Giant-sized with an idiosyncratic vocal delivery laced with tongue rolling and percussive consonants, Billy Stewart had a giant mentor at Chess Records in Bo Diddley. Born March 24, 1937 in Washington D.C., the gospel-trained Stewart was discovered by the Chicago guitarist in 1956 playing at a bar near the Dunbar Hotel, Bo's home away from home when he headlined the Howard Theater. Bo took his discovery back home and cut his two-part debut single for Chess, Billy's Blues (its central guitar riff, played by Jody Williams, was appropriated for Mickey & Sylvia's Love Is Strange, leading to litigation aplenty). Bo also produced and played on Stewart's '57 single for OKeh, Billy's Heartache, where Stewart was vocally backed by The Marquees (their members included young D.C. resident Marvin Gaye).
Billy didn't record again until 1962, when he returned to Chess under Billy Davis's direction and scored a sizable hit his first time out with Reap What You Sow (its flip, Fat Boy, gave him an enduring nickname). Stewart had another hit the next year with Strange Feeling. At a December '64 date, he laid down his two greatest originals. In front of the superlative Chess house rhythm section (guitarist Gerald Sims, pianist Leonard Caston, Jr., bassist Louis Satterfield, and drummer Maurice White), Stewart invested the atmospheric, Latin-tinged I Do Love You with a falsetto-laden vocal that sounded like nothing else on the radio. It shot up to #6 R&B and #26 pop.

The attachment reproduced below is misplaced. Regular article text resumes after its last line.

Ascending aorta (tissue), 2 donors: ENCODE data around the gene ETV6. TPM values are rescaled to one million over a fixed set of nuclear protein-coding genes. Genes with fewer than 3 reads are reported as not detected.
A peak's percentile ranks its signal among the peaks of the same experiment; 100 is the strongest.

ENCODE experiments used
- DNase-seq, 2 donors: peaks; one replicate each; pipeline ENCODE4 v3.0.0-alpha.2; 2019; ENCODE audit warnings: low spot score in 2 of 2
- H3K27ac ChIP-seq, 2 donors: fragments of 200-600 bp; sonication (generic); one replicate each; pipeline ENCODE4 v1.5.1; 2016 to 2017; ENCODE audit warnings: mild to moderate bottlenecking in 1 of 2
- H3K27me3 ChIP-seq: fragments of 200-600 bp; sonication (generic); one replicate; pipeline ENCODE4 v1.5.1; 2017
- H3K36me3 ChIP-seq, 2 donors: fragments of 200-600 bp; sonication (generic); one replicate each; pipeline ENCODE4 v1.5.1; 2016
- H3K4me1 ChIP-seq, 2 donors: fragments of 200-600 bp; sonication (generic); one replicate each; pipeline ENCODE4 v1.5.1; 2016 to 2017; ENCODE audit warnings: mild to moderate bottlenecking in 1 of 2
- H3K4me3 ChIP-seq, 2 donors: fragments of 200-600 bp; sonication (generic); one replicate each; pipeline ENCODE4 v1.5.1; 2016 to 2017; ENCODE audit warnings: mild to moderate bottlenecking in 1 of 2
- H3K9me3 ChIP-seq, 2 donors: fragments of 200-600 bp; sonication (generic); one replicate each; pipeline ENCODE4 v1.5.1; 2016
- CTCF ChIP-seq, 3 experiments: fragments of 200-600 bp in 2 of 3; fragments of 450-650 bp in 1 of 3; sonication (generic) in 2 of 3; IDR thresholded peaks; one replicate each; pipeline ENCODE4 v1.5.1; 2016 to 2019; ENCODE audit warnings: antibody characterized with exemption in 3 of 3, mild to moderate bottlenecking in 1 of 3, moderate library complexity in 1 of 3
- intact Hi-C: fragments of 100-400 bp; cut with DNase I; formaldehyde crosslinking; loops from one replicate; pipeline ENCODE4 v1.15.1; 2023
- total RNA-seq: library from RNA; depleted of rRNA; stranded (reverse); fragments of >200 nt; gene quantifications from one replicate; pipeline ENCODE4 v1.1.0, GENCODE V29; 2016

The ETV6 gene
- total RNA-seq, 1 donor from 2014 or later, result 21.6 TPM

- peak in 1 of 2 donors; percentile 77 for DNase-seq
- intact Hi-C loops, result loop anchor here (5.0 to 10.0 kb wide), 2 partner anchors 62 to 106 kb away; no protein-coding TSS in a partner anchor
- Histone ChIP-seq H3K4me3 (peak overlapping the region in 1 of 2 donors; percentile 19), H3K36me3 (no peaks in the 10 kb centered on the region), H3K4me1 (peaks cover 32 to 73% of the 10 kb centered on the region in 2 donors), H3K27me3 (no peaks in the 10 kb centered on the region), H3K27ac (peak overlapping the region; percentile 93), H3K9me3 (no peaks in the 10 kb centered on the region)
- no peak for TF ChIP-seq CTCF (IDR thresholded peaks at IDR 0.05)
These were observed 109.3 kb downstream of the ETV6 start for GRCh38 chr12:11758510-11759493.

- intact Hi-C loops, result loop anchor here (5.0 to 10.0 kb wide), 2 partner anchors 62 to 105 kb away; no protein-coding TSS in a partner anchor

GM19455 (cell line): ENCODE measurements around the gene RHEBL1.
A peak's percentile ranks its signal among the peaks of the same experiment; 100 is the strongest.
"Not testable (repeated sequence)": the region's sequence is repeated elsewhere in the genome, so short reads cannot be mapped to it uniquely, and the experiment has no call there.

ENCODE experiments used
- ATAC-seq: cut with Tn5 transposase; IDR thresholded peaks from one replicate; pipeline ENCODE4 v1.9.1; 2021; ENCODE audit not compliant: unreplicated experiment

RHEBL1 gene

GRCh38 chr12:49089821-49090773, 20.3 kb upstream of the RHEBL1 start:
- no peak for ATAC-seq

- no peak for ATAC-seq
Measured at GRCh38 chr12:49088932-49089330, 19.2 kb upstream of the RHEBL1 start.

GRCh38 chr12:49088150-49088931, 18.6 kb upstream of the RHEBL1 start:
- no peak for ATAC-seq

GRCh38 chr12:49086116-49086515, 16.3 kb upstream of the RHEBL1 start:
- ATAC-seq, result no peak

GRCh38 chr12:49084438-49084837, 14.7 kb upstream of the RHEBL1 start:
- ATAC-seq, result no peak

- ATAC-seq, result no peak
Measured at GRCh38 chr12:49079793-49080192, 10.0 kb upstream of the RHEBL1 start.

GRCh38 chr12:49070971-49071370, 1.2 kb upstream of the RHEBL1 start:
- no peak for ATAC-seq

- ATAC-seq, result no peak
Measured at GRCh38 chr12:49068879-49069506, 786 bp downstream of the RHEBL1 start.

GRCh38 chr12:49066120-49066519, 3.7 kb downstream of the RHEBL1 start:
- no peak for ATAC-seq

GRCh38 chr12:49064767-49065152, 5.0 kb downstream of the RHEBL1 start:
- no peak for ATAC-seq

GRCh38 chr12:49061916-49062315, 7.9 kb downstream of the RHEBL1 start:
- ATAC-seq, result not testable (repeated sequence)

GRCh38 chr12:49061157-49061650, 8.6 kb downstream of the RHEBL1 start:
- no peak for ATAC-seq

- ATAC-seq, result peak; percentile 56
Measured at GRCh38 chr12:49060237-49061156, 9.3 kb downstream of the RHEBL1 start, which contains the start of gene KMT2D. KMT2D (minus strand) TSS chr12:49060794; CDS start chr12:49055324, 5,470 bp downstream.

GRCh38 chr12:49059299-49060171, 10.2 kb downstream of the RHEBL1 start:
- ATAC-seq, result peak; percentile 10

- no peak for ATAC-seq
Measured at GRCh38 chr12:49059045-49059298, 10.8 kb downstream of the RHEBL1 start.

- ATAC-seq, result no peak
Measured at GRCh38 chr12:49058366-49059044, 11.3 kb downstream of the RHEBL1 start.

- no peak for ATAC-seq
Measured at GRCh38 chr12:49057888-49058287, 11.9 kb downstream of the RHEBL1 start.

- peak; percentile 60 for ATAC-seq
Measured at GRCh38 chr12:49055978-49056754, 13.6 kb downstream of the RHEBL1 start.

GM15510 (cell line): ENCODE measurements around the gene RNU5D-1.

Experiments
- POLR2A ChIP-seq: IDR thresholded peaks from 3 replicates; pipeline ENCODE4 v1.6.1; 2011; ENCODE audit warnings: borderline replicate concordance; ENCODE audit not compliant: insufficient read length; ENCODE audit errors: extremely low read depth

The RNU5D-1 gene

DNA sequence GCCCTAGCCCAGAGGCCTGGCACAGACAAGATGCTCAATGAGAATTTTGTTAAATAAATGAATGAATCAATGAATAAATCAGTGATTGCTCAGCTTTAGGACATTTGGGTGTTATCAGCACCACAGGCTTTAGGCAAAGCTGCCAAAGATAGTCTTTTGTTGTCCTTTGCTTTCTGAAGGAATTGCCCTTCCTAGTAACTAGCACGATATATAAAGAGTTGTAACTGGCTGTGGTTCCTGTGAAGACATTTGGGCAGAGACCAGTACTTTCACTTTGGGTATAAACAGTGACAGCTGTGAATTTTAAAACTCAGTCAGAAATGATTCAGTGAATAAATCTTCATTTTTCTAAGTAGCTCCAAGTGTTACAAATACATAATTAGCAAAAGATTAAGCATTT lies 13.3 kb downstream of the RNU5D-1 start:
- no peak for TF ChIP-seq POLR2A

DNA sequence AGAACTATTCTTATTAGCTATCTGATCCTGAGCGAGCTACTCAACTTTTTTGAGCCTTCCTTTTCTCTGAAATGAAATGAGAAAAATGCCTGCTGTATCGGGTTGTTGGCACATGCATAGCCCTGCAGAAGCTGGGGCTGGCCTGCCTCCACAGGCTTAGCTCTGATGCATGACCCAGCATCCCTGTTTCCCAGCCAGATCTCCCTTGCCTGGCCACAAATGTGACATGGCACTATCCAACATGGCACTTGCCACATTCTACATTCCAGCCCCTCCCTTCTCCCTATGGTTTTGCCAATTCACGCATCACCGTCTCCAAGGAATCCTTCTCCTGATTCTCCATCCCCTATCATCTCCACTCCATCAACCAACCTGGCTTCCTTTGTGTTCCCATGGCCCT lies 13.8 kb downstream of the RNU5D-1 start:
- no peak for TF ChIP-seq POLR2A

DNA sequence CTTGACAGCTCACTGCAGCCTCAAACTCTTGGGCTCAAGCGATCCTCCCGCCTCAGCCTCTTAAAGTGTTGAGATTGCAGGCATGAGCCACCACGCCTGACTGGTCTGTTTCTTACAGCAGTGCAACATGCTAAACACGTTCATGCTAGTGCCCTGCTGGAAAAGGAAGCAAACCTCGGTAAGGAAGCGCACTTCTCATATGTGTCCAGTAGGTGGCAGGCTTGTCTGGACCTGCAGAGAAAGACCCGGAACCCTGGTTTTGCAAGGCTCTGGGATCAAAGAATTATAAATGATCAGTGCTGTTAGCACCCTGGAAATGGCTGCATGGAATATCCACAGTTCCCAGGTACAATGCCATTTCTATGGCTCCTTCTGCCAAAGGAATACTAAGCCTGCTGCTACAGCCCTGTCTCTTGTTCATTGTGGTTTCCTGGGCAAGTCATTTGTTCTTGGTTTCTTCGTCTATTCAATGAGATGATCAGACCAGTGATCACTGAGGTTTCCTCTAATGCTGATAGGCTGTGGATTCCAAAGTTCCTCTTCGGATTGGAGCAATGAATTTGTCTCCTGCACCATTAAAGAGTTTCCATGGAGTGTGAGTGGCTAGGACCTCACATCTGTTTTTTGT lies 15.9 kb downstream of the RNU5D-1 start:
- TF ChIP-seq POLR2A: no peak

Four months later, Stewart did even better on the charts with the other gorgeous ballad done that day, Sitting In The Park. Pop audiences embraced Billy when he focused his quirky vocal delivery on George Gershwin and Dubose Heyward's hoary pop standard Summertime. Phil Wright's brassy arrangement was matched by Stewart's dazzling vocal gymnastics, resulting in his only Top 10 pop hit in 1966 (he lip-synched it on Dick Clark's ABC-TV program 'Where The Action Is' decked out in full cowboy attire). "Billy was a character!" laughs Gene Barge, who produced some of his later Chess sides. Another old pop standard, Secret Love, underwent a similar Stewartization, but 'Motormouth' eventually reverted to fresh material until a January 17, 1970 auto wreck in North Carolina killed him and three band members.
- Bill Dahl -
Various - Sweet Soul Music
Various - Sweet Soul Music 30 Scorching Classics From 1965